IT’S all change in Italy! And so, despite the Brexit row, Brussels is in celebration mode. Matteo Salvini, the EU’s bête noire and dissident-in-chief, has finally had his comeuppance. Italy’s erstwhile deputy prime minister has rolled the political dice and lost. The boss of the populist League party gambled on a general election being called when he withdrew his party from its governing alliance with the anti-establishment 5-Star Movement (M5S). It has not worked out as he had hoped.
After fourteen months of power-sharing, it was disagreements over illegal immigration, the building of a high-speed rail link and next year’s budget bill that finally sank the coalition government. Salvini had had enough and, given his party’s growing popularity and its success in winning Italy’s European election, he gambled on forcing a new general election. This is not going to happen – for the time being, at least.
Italy does, however, have a new government. Yes, another one! And not for first time it is one that is both unelected and somewhat tainted from the start. A determination to keep Salvini, Italy’s most popular and most euro-sceptic politician, out of power has triggered what the Telegraph’s Ambrose Evans-Pritchard has described as a ‘Faustian bargain’.
The anti-establishment M5S part of the previous government has decided now to share power with the centre-left Democratic Party (PD), its longstanding and, in its eyes, thoroughly discredited enemy from Italy’s political establishment. Only a vote of M5S members can now stop it.
And because this is Italy, the new government has decided to keep the same prime minister, Giuseppe Conte. He is a law professor who had never held political office before his appointment as prime minister in June last year. His reappointment provides the continuity desired by the M5S but not the fresh start sought by the PD.
Imagine a new Labour-SNP government backed by rebel Tories being formed and deciding to retain Boris as prime minister. Impossible, of course, but less so in the parallel universe of EU politics! The admiration of Remainers for other European states is not always very soundly based.
The political landscape in Italy is, of course, different from the UK. Conte is, at the very least, Brussels-compliant. Did Boris Johnson’s decision to vote for Theresa May’s Brexit deal make him, at heart, any less compliant? Brussels would love to see Boris morph into a Conte Mark 2. We shall see.
Brussels, doubtless, would like to consider that the ‘Italy problem’ is a problem solved. It should think again. As Evans-Pritchard points out, Salvini will likely be more dangerous out of government than in it. The new administration faces insurmountable problems as a consequence of its EU membership. Its economy, the third largest in the eurozone, is sclerotic and has not grown since the introduction of the single currency.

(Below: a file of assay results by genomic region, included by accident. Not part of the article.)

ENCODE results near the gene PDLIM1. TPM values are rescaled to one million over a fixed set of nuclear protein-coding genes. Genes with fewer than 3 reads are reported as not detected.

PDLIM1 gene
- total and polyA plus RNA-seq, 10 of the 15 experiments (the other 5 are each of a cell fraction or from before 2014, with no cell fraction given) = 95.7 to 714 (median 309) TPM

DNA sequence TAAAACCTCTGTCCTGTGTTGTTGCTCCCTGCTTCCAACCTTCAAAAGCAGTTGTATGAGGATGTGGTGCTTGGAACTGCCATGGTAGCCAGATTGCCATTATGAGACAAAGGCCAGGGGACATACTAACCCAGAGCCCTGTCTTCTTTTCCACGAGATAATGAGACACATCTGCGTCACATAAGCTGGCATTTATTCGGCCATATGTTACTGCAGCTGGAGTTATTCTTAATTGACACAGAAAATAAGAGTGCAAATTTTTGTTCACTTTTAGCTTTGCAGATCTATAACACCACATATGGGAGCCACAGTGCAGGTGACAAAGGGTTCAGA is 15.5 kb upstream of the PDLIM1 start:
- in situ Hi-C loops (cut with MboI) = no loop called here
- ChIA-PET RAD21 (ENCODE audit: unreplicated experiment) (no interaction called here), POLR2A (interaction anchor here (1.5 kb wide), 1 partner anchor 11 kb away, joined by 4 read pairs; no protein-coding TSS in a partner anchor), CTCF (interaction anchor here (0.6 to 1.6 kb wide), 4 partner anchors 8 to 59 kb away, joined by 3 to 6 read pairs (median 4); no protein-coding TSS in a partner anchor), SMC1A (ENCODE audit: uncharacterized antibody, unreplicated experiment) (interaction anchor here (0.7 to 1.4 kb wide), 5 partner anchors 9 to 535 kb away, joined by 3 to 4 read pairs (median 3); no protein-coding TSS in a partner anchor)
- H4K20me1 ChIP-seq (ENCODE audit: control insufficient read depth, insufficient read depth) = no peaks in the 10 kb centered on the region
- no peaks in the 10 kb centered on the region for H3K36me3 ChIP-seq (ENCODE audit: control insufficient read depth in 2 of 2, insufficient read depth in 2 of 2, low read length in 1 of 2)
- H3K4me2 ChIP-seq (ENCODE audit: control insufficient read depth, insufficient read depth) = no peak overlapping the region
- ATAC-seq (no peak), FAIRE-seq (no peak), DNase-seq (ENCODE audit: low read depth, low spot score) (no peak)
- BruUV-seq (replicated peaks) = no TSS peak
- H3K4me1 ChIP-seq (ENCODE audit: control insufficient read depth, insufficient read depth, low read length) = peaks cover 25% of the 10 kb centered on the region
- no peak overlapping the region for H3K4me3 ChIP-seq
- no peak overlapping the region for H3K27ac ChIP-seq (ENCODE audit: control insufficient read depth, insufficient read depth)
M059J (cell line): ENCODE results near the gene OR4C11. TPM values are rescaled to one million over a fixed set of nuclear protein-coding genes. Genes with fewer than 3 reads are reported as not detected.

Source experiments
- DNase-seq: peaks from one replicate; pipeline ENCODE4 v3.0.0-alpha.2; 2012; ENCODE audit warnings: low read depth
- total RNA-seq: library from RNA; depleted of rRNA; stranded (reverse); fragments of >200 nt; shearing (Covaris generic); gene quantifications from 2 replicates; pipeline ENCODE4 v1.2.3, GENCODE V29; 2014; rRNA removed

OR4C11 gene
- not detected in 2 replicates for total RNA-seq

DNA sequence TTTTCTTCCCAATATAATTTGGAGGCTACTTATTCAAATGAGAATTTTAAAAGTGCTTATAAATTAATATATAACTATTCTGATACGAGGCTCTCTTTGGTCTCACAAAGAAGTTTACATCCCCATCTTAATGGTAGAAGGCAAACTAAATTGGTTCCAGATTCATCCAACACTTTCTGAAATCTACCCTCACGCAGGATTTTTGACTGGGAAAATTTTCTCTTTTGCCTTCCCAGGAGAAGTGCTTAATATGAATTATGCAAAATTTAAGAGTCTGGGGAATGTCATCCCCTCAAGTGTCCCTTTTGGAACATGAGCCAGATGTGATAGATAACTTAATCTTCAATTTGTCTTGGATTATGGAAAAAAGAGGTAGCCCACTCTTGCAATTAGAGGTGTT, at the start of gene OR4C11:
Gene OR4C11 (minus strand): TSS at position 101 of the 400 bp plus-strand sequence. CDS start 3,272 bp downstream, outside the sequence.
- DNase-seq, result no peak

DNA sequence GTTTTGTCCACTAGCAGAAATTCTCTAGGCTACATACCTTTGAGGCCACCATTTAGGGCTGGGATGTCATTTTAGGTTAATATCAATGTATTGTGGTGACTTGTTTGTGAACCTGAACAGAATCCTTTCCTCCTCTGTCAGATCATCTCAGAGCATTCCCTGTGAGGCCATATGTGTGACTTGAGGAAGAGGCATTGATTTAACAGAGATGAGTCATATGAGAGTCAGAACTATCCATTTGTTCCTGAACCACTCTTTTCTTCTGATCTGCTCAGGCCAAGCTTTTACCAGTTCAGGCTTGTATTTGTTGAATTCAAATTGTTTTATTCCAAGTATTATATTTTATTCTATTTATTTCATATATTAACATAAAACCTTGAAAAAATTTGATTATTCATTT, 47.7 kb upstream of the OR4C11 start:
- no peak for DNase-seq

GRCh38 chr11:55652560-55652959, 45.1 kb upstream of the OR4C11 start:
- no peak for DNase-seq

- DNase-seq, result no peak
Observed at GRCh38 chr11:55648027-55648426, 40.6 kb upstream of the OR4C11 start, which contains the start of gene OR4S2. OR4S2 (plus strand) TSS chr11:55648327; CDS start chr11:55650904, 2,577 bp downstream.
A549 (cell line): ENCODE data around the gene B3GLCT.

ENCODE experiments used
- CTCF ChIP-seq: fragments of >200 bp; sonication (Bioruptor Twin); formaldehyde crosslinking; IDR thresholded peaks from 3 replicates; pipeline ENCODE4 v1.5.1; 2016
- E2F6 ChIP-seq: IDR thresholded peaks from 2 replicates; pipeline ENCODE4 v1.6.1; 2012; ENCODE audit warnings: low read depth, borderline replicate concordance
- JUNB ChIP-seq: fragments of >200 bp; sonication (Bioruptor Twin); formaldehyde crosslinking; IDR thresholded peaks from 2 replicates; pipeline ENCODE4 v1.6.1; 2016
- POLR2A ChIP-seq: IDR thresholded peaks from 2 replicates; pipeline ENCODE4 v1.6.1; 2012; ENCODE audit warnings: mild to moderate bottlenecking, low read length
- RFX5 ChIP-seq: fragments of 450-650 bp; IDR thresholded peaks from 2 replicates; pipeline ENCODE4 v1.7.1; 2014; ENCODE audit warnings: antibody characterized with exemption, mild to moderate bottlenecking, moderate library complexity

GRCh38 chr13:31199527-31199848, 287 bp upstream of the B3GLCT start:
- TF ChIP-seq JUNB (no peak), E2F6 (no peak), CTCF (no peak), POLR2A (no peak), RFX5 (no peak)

In economic terms Italy is in a blind alley. Amongst Europhiles, especially our own Remainers, there is an inclination to believe that, even though national sovereignty is pooled, individual member states can still make choices. In matters that count, however, they cannot.
Italy’s debt ratio of 133 per cent is unsustainable if it does not become a shared debt for the whole of the eurozone. This is not going to happen. Germany, in particular, is unwilling to pick up the tab for Italy’s historical profligacy.
One way or another, sooner or later, if it is to survive as a viable economic unit, Italy will be leaving the euro and devaluing. This will not be a matter of choice. It will be forced on the country.
There will be enormous opposition, of course, from within Italy and from within the EU. The political fallout in Italy and in Europe will be massive. It will be Salvini’s great good fortune if he is able to stay out of office when this happens. He will then be able to present himself as the new Messiah – the saviour of Italy. Being in opposition ‘is a win-win situation for us,’ opined Claudio Borghi, the League’s economics spokesman.
In the short term, however, nothing will change. Sclerotic Italy will remain sclerotic Italy even though, on the surface, everything does seem to be changing.
Anyone seeking to understand Italian politics should read that literary masterpiece, The Leopard (‘Il Gattopardo’) by Giuseppe Tomasi di Lampedusa. It chronicles the creation of the unified Italian state in 1860-61 from the perspective of a Sicilian prince, the eponymous ‘Leopard’.
Published posthumously in 1958 it brought a new word –‘gattopardismo’ – into the Italian language. The word aptly describes Italian politics today and in the past. It draws its meaning from a statement by Tancredi, the prince’s nephew: ‘If we want everything to stay as it is, it is necessary that everything changes’ (Se vogliamo che tutto rimanga come è, bisogna che tutto cambi).
There is nothing to add, except that the clock is ticking for Italy and, consequently, for the EU in its present form. It is more urgent than ever that the UK escapes before the entire EU project falls off the cliff.